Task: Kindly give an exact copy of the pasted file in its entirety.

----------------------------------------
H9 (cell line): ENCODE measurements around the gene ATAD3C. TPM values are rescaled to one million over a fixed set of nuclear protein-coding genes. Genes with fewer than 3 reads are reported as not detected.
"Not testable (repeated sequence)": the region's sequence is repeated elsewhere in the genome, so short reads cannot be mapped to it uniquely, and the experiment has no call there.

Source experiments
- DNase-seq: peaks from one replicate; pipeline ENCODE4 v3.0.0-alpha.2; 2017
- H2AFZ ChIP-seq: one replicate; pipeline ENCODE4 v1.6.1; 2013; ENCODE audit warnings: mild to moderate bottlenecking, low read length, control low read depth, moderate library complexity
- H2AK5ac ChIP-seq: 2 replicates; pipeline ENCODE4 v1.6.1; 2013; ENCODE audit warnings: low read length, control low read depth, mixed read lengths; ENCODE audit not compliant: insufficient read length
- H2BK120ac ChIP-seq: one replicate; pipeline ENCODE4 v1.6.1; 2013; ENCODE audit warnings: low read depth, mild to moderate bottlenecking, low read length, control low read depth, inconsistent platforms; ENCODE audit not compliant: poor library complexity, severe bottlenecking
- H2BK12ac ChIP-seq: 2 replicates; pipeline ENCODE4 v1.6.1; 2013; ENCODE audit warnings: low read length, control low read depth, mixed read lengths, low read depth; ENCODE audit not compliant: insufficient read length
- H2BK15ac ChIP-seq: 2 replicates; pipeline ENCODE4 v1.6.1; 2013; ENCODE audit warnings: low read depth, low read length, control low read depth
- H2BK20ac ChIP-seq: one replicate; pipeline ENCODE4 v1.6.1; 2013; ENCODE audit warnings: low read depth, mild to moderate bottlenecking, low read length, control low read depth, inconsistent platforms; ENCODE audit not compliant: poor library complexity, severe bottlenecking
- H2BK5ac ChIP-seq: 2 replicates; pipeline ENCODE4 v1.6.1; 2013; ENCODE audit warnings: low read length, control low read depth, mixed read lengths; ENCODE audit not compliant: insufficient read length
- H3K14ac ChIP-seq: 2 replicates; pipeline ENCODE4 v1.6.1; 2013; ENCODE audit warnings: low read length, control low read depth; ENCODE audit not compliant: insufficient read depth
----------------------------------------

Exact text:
H9 (cell line): ENCODE measurements around the gene ATAD3C. TPM values are rescaled to one million over a fixed set of nuclear protein-coding genes. Genes with fewer than 3 reads are reported as not detected.
"Not testable (repeated sequence)": the region's sequence is repeated elsewhere in the genome, so short reads cannot be mapped to it uniquely, and the experiment has no call there.

Source experiments
- DNase-seq: peaks from one replicate; pipeline ENCODE4 v3.0.0-alpha.2; 2017
- H2AFZ ChIP-seq: one replicate; pipeline ENCODE4 v1.6.1; 2013; ENCODE audit warnings: mild to moderate bottlenecking, low read length, control low read depth, moderate library complexity
- H2AK5ac ChIP-seq: 2 replicates; pipeline ENCODE4 v1.6.1; 2013; ENCODE audit warnings: low read length, control low read depth, mixed read lengths; ENCODE audit not compliant: insufficient read length
- H2BK120ac ChIP-seq: one replicate; pipeline ENCODE4 v1.6.1; 2013; ENCODE audit warnings: low read depth, mild to moderate bottlenecking, low read length, control low read depth, inconsistent platforms; ENCODE audit not compliant: poor library complexity, severe bottlenecking
- H2BK12ac ChIP-seq: 2 replicates; pipeline ENCODE4 v1.6.1; 2013; ENCODE audit warnings: low read length, control low read depth, mixed read lengths, low read depth; ENCODE audit not compliant: insufficient read length
- H2BK15ac ChIP-seq: 2 replicates; pipeline ENCODE4 v1.6.1; 2013; ENCODE audit warnings: low read depth, low read length, control low read depth
- H2BK20ac ChIP-seq: one replicate; pipeline ENCODE4 v1.6.1; 2013; ENCODE audit warnings: low read depth, mild to moderate bottlenecking, low read length, control low read depth, inconsistent platforms; ENCODE audit not compliant: poor library complexity, severe bottlenecking
- H2BK5ac ChIP-seq: 2 replicates; pipeline ENCODE4 v1.6.1; 2013; ENCODE audit warnings: low read length, control low read depth, mixed read lengths; ENCODE audit not compliant: insufficient read length
- H3K14ac ChIP-seq: 2 replicates; pipeline ENCODE4 v1.6.1; 2013; ENCODE audit warnings: low read length, control low read depth; ENCODE audit not compliant: insufficient read depth